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Judge won’t release ex-CSI officer pending trial, citing earlier suicidal threat

By Mark Shenefelt - | Sep 9, 2021

Photo supplied, Davis County Jail

Marc Swain

FARMINGTON — A former Weber County crime scene investigator charged with child sexual abuse and voyeurism will be kept in jail after a judge Thursday expressed fear the despondent defendant could “go out guns a-blazing with law enforcement” if he is freed pending trial.

At an arraignment and bail hearing, defense attorney Tara Isaacson urged 2nd District Judge Michael DiReda to allow Marc Swain, 48, of Ogden, to be released on bail with pretrial services monitoring. The Davis County Attorney’s Office warned against freeing Swain, and DiReda sided with prosecutors.

The mother of the alleged victim testified that the girl “is not afraid” that Swain would harm her if he gets out of jail, and Isaacson told DiReda that Swain “no longer has those thoughts and feelings” of suicide that he experienced this summer when the most recent charges arose.

Swain originally was charged in March with electronic voyeurism and sexual exploitation of a minor and was released with conditions. But prosecutors filed charges of first-degree felony aggravated sexual abuse of a child in August after the same girl reported the more serious alleged offenses.

Police said in a probable cause statement that Swain learned of the pending second set of charges and threatened to commit suicide, getting a firearm from his home. Officers found Swain, took the gun from him and he was involuntarily committed for psychiatric evaluation for a few days.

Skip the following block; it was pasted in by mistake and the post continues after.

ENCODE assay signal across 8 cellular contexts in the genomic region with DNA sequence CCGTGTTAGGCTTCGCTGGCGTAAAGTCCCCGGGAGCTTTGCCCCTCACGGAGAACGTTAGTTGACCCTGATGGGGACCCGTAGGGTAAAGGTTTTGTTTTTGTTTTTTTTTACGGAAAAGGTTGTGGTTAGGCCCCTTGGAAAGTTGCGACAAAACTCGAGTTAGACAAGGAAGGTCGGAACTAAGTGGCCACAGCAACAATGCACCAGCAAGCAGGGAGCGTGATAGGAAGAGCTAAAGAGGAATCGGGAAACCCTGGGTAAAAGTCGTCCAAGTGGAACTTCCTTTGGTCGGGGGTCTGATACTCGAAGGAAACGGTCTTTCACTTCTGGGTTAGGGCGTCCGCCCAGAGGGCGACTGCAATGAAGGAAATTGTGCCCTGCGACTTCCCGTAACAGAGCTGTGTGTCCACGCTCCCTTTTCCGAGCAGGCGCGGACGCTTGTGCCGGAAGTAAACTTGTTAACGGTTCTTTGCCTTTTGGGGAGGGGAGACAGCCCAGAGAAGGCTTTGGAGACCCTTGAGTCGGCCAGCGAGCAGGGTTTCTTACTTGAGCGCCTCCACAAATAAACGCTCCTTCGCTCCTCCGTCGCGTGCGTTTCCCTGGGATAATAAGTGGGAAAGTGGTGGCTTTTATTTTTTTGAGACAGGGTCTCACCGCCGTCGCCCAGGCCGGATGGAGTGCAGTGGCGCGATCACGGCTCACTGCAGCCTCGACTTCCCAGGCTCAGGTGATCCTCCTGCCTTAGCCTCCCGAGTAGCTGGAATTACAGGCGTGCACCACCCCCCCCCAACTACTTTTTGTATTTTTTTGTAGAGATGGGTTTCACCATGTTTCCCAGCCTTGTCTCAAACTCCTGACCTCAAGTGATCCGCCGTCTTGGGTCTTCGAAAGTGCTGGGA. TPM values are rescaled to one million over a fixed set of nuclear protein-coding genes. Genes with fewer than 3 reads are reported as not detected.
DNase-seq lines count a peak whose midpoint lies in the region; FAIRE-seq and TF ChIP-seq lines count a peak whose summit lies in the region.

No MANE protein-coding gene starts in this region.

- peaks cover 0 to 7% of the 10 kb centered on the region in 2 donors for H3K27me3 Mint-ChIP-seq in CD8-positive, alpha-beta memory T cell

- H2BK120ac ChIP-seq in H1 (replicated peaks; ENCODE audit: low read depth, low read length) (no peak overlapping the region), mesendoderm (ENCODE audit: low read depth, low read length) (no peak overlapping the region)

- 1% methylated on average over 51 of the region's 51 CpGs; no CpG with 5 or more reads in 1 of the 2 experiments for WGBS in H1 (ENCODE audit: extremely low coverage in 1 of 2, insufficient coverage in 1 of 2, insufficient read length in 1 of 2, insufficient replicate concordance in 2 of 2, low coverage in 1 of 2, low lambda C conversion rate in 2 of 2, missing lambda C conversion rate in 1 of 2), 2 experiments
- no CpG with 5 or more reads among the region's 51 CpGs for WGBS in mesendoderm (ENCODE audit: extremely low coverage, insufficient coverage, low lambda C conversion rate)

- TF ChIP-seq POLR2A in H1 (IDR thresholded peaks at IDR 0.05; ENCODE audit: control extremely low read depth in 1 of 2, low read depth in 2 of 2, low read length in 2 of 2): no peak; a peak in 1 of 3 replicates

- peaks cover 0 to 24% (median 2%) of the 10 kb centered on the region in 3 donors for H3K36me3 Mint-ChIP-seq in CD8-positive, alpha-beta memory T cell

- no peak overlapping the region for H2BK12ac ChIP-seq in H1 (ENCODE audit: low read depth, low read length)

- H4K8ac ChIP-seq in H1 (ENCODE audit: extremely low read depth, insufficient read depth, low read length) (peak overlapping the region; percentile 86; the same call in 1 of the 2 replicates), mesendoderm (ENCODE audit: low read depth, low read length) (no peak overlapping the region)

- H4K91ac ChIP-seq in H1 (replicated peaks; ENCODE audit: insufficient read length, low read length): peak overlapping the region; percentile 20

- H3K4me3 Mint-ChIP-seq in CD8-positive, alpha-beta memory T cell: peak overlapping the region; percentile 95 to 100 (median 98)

“He was going to commit suicide or have law enforcement shoot him,” deputy Davis County attorney Matthew Janzen said in court Thursday.

Isaacson responded that from her reading of the arrest reports, fears about a shootout with police were based on officers’ concerns as they were preparing to arrest him, not on anything Swain may have said. Janzen said an arrest warrant for Swain, though, warned “there were indications there would be a shootout with police.”

Considering the testimony of the victim’s mother, DiReda said he was not concerned that Swain might try to contact or harm them. “What is more troubling to me,” the judge said, is that Swain “would either harm himself or he might engage law enforcement in ‘blue suicide.'”

Despite Isaacson’s comments about whether Swain actually threatened to initiate a confrontation with police, DiReda said he still was worried about the man’s “sort of wanting to end it all, overwhelmed with the potential penalties,” in early August.

“That is not an uncommon scenario, by the way, in the criminal justice system,” DiReda said. “If he chose to do it, go out guns a-blazing with law enforcement, a lot of people are at risk.”

DiReda set Dec. 17 for a preliminary hearing on the charges.

Swain was put on leave by Weber County CSI after the first arrest. Isaacson said he lost that job and later found another while he was free on bail.

Layton police and Davis prosecutors have investigated the case because Swain had worked closely with many people in Ogden and Weber County law enforcement, presenting an appearance of a conflict of interest if local authorities had handled the case.


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